suffered! On the farm in Ljubljana, my family got up at 4 AM and worked until 10
PM, and the government took everything. When I decided that I would leave, I
took my shoes to a shoemaker and asked him to cut a hole in the bottom (here I
put my American money that relatives had sent me), then the shoemaker covered
the hole with another sole. I did not want to be caught with money because then
people would know I was going to leave, and this would be very dangerous. This
was my idea to do this. I kept the shoes dirty and muddy. When I left Yugoslavia
I put what few possessions I had in a bag and left without saying goodbye to my
father. I did that because if the Communists asked him where I was, he could
honestly tell the truth and say he didn't know.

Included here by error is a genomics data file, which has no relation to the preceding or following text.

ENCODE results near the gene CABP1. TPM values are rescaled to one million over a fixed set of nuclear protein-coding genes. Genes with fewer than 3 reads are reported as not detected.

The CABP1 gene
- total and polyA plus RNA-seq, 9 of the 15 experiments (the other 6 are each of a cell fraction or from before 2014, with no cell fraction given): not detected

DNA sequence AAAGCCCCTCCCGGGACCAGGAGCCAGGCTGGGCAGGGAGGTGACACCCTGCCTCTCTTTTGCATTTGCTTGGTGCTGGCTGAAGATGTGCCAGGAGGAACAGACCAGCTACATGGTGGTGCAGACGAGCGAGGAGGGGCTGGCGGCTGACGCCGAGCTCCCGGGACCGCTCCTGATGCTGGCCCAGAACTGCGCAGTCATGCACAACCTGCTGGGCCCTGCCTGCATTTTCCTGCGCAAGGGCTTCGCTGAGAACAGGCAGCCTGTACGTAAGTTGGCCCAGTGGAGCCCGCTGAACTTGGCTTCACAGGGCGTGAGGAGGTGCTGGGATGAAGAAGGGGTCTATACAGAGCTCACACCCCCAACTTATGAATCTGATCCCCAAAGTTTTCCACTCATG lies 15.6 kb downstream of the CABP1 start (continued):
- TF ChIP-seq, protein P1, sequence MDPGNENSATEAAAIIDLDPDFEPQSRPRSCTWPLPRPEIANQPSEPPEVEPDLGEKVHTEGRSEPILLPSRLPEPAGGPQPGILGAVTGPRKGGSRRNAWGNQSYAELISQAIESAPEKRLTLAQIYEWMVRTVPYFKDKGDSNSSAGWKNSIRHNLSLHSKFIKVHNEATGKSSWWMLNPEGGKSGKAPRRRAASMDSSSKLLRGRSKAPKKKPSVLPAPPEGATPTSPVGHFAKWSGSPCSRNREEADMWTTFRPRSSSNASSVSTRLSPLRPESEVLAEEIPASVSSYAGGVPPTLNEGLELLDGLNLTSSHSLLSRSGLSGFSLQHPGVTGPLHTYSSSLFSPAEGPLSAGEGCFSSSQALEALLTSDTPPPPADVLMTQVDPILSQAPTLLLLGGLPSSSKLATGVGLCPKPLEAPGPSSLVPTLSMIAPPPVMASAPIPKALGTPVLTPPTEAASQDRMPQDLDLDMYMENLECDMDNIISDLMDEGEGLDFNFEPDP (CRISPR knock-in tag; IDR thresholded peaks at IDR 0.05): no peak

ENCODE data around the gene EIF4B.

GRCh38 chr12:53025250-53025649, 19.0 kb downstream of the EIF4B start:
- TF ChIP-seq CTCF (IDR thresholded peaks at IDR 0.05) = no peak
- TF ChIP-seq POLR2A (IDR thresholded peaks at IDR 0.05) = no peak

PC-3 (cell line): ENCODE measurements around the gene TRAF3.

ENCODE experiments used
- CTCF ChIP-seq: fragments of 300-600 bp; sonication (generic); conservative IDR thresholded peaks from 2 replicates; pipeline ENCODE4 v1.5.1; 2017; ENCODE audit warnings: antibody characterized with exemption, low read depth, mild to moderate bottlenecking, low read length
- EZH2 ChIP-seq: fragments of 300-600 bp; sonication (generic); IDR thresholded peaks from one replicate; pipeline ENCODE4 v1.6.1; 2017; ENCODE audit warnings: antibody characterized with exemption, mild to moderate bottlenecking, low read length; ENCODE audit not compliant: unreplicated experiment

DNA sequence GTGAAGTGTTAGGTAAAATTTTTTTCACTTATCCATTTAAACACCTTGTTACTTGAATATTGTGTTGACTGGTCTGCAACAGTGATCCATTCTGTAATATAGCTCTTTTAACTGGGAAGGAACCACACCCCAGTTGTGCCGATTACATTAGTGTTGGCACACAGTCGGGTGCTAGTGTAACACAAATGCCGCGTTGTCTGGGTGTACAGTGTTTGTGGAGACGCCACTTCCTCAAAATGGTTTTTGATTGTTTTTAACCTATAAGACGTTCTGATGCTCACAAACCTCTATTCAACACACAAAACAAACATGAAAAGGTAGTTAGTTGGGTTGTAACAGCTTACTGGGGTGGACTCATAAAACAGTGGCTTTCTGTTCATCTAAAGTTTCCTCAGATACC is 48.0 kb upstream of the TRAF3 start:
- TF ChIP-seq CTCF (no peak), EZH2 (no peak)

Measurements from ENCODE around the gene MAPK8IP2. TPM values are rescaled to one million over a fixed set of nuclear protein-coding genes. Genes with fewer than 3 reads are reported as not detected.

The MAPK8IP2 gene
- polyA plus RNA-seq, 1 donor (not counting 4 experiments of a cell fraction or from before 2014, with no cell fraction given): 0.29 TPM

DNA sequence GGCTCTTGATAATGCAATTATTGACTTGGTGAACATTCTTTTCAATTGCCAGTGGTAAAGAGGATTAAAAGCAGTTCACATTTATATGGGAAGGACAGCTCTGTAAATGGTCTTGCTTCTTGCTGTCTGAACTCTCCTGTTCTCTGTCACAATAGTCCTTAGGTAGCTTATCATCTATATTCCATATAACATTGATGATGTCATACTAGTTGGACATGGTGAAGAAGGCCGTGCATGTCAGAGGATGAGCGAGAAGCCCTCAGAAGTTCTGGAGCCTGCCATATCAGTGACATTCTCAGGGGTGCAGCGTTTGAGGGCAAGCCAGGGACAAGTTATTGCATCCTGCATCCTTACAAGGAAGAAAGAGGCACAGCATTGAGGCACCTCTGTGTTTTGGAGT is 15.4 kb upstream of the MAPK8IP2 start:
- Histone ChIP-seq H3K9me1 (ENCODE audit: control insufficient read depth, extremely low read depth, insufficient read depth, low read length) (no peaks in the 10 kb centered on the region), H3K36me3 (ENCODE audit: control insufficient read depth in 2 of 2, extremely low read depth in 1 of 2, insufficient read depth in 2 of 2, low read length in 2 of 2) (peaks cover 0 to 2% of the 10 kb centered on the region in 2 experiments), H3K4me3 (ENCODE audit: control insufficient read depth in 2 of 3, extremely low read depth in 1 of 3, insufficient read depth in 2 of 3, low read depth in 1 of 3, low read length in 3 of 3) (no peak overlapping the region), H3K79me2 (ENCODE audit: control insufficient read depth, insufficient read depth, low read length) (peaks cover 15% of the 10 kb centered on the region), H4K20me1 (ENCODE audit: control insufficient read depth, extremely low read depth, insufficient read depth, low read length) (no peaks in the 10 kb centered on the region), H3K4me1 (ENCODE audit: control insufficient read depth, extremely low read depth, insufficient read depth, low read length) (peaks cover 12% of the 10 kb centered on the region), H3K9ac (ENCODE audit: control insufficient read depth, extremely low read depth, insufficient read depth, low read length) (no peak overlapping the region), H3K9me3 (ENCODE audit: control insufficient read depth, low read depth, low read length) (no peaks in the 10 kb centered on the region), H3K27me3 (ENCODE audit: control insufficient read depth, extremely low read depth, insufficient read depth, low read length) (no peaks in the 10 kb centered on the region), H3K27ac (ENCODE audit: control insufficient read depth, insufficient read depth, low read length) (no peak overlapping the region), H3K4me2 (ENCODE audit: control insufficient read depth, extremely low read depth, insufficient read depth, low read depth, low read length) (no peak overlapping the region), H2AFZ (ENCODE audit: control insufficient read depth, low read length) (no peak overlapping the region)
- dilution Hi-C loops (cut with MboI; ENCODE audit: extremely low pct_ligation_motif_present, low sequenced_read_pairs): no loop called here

"I wore black as a disguise. People only wore black if there was
a death in their family and since our family had had no deaths, the guards in
Ljubljana would not suspect who I was. There were guards everywhere. From
Ljubljana I walked to Maribor. There I gave a farmer some money and he told me
which way to go to get out of the country. He told me which way through the
mountains, and then I had to go through a river. The first time I tried it, it
was too dangerous, so I came back. The second time I was successful. I went
through the mountains, through the river, changed my clothes, waited until the
changing of the guards at noon, and walked through."

We told her that must have taken a lot of courage. Wasn't she
scared? Did she ever think that she could be killed?

"No, I never thought of dying because I had no life where I was,
so how could anything be any worse?"

We asked her, Wasn't it hard to leave all her